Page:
The Sean Rush Story
Into the Woods
I went into nature to escape my own life. I say this with no regrets for it was there, in the forests and lakes of my youth, that I found a place of deep focus. I sat still or moved quietly for hours. I focused on textures, colors, forms, and rhythms. I searched for balance and harmony, and found it.
My fiercely creative Granny recognized my artistic spark and gave me tools to explore the aesthetics that nature had begun to teach me. Now I had a purpose on my explorations so, with newsprint and charcoal, I slipped between the barb wire and went to the grazing fields behind my home. As a small boy on sun-warmed rocks surrounded by horses I found my inner artist.
All of my time became consumed with understanding form; whether it was the human form or the magnificent musculature of horses. Line and form were my intense preoccupation and I started a deliberate practice towards my 10,000 hours to mastery at a young age.
Out of the Woods and Into the World
I was hired just after high school into a small design firm as a decorative painter where I first realized I could make a living with my painting. I read everything I could get my hands on regarding the lives and work of classical artists throughout history. The scale of my projects grew along with my skill and soon I was painting entire narrative ceilings and domes in private estates.
During these years of climbing the scaffolding, I decided that I wanted to follow my love of Michelangelo and the Renaissance by studying classical painting in Florence, Italy. I rented a tiny apartment near the Arno River, a few doors down from the Buonnoroti family home. As I walked to class each day, I had the humbling realization that I was walking on the same cobblestone streets that my luminary Michelangelo had walked on. It was a time of complete immersion and deep connection.
Expanding the Palette
When I returned to the states, I continued to specialize in classical architectural painting. Because my clients trusted my eye, they soon began asking me to re-design their homes as well. I began to thrive in the interior design field by envisioning spaces through the eyes of an artist.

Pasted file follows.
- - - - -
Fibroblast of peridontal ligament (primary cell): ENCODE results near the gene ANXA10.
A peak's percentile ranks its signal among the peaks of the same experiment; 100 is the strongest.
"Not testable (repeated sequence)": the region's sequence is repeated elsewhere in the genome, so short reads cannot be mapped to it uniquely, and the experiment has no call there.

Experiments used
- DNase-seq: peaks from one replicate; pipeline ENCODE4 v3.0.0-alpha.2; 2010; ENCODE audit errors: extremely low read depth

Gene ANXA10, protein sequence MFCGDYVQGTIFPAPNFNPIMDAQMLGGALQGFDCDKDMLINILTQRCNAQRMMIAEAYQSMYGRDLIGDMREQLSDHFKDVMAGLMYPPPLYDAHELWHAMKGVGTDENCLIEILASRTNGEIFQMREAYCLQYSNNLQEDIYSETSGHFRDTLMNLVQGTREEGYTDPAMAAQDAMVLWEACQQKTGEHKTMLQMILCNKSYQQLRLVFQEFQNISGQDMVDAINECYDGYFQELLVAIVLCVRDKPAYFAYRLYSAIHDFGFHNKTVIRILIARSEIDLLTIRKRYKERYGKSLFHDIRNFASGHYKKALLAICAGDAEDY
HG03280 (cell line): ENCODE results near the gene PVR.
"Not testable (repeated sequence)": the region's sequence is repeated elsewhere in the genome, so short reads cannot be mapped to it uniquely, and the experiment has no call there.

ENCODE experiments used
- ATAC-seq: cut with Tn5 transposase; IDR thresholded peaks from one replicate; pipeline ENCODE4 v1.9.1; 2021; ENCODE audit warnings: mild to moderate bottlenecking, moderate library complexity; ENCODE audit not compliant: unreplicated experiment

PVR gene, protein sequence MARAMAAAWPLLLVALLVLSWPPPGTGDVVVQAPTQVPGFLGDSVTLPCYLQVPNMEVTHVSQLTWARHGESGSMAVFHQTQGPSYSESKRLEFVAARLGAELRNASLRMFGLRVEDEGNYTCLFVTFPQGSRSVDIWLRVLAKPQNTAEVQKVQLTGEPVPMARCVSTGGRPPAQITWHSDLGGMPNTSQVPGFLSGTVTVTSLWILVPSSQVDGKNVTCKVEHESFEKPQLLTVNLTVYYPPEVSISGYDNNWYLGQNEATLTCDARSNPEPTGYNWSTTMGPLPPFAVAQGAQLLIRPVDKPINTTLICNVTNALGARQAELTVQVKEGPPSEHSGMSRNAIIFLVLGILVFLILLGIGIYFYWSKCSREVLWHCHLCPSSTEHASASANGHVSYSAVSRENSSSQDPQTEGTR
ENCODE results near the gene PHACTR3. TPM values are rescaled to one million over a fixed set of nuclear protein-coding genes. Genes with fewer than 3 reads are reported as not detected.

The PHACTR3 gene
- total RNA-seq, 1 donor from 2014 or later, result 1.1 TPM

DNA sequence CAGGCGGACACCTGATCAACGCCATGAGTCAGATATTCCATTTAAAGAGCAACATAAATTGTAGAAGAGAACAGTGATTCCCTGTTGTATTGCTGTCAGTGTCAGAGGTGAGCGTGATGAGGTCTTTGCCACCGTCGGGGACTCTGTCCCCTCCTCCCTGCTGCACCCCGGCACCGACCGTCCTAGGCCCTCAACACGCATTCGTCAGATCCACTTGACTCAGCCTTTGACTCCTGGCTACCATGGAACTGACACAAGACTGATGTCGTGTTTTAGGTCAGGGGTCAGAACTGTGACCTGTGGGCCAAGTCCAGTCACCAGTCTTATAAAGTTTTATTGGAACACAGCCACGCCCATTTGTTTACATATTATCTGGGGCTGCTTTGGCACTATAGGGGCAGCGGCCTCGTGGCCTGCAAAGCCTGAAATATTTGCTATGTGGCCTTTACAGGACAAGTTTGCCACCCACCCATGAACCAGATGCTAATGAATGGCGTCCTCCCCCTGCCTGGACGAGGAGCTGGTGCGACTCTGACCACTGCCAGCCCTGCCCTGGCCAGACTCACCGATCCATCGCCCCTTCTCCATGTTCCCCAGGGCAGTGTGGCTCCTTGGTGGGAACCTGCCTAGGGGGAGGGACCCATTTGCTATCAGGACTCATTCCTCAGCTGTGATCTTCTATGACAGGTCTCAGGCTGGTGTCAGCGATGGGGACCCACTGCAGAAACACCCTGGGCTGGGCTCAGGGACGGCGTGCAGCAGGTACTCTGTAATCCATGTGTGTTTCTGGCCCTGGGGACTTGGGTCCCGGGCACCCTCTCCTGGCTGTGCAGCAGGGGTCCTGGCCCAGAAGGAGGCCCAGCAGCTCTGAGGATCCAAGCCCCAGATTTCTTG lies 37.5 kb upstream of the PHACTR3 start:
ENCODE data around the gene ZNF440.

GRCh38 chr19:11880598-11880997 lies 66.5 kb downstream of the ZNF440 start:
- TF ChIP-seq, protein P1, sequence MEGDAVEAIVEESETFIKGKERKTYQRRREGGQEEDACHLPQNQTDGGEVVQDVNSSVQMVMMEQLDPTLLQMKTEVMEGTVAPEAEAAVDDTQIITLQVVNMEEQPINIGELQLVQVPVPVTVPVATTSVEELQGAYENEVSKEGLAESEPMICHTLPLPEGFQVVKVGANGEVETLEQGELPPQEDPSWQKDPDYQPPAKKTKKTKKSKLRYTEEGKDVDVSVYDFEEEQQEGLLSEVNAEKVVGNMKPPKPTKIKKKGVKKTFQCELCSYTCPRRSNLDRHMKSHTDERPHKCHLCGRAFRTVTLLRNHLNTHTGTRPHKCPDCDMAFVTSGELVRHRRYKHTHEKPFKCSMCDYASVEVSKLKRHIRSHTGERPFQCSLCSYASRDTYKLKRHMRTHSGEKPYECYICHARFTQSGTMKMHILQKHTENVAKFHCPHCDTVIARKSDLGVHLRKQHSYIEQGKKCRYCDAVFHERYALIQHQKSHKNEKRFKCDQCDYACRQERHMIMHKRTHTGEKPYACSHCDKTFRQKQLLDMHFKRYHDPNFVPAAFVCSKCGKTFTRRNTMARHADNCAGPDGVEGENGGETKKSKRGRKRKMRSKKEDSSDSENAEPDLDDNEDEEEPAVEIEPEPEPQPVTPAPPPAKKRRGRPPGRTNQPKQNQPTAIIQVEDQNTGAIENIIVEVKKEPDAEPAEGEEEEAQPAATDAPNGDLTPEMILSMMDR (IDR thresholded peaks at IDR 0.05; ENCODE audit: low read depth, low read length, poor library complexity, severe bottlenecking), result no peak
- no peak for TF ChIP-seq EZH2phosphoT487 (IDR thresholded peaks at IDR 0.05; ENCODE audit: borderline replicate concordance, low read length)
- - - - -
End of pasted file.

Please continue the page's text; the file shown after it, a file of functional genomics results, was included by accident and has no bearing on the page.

My design philosophy has always been heavily influenced by my art because I see things as compositions. Each time I study a space I contemplate and visualize both the broad strokes and details of the completed rooms, just as I would a painting. Not confined to surfaces, furnishings and accessories, I reimagine and redefine the spaces them- selves to make them livable and relevant. This requires thinking outside of a single discipline, following the footsteps of my Renaissance heroes Michelangelo and DaVinci. Beyond painting, they also understood sculpture, architecture and engineering.
Finding Balance and Bliss
I currently have an Atelier in West Palm Beach and, from the moment I picked up the keys, the design intent has always been a cross between a stable and a temple. It serves as an open door between the two worlds of art and design where I find balance and bliss.
As of late, I’ve been drawn towards Equestrian portraiture. A few years back, my first horse painting came to me completely composed in a dream. As I was developing it, I realized I was painting a memory. It was the same intimate child-like viewpoint of the noble beasts that used to surround me in the fields of my youth. As I paint each new commission, I still sense the horse close enough to feel its breath on the back of my neck.
After 20+ years of interior design, I find myself returning to the sense of sanctuary I sought in nature where I first learned the primal elements of art. Now I use those same elements to create contemporary sanctuary in interior spaces. I meld living space with sacred space by creating rooms that feel quiet and tranquil enough to meditate in. As I travel the world curating global artifacts and distinc- tive items, I celebrate the artistry of these finds bearing the “hand of man” by resting them against humble materials to create organic altars for contemplation everywhere.